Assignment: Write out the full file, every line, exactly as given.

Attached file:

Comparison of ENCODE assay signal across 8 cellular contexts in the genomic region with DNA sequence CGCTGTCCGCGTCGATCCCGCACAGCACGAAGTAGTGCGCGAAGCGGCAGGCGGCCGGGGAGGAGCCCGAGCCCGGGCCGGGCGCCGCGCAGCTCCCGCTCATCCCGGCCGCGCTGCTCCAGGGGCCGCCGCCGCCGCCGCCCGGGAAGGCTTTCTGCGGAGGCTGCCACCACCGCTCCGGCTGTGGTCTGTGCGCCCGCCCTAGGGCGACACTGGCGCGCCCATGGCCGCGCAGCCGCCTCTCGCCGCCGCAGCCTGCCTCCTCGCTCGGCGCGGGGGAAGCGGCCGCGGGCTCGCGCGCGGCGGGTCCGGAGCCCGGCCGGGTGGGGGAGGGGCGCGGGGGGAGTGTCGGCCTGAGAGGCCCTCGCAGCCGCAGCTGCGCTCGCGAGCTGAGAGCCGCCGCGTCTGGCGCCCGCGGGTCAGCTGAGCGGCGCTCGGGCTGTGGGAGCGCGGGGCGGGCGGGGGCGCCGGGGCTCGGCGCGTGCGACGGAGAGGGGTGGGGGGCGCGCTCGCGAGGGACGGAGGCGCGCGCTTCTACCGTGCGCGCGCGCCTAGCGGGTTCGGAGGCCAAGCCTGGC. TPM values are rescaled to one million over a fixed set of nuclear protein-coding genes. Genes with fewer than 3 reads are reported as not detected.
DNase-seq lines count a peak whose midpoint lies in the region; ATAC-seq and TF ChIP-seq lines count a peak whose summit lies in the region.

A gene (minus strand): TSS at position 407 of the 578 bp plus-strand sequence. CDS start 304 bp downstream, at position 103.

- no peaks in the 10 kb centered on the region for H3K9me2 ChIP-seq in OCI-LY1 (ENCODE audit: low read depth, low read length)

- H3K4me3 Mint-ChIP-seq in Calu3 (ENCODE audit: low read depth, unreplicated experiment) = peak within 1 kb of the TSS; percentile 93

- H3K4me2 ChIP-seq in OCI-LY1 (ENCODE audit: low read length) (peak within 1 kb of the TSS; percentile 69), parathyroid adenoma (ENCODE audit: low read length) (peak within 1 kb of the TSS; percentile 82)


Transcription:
Comparison of ENCODE assay signal across 8 cellular contexts in the genomic region with DNA sequence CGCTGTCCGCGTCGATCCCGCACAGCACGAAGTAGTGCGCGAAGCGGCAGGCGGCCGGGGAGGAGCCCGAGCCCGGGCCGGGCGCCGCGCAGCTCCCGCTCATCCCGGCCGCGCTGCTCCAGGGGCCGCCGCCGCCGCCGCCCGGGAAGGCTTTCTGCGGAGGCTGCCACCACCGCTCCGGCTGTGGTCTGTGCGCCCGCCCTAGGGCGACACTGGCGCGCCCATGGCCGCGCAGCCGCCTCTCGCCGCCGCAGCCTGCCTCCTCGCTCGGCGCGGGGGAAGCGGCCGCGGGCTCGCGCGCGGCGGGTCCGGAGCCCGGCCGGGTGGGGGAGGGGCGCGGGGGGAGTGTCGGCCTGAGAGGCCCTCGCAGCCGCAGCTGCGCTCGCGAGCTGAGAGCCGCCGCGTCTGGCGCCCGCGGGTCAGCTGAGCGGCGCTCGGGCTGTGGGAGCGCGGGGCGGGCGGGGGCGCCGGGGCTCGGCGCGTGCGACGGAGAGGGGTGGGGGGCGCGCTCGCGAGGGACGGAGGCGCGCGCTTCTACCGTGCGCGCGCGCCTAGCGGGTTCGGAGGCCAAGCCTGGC. TPM values are rescaled to one million over a fixed set of nuclear protein-coding genes. Genes with fewer than 3 reads are reported as not detected.
DNase-seq lines count a peak whose midpoint lies in the region; ATAC-seq and TF ChIP-seq lines count a peak whose summit lies in the region.

A gene (minus strand): TSS at position 407 of the 578 bp plus-strand sequence. CDS start 304 bp downstream, at position 103.

- no peaks in the 10 kb centered on the region for H3K9me2 ChIP-seq in OCI-LY1 (ENCODE audit: low read depth, low read length)

- H3K4me3 Mint-ChIP-seq in Calu3 (ENCODE audit: low read depth, unreplicated experiment) = peak within 1 kb of the TSS; percentile 93

- H3K4me2 ChIP-seq in OCI-LY1 (ENCODE audit: low read length) (peak within 1 kb of the TSS; percentile 69), parathyroid adenoma (ENCODE audit: low read length) (peak within 1 kb of the TSS; percentile 82)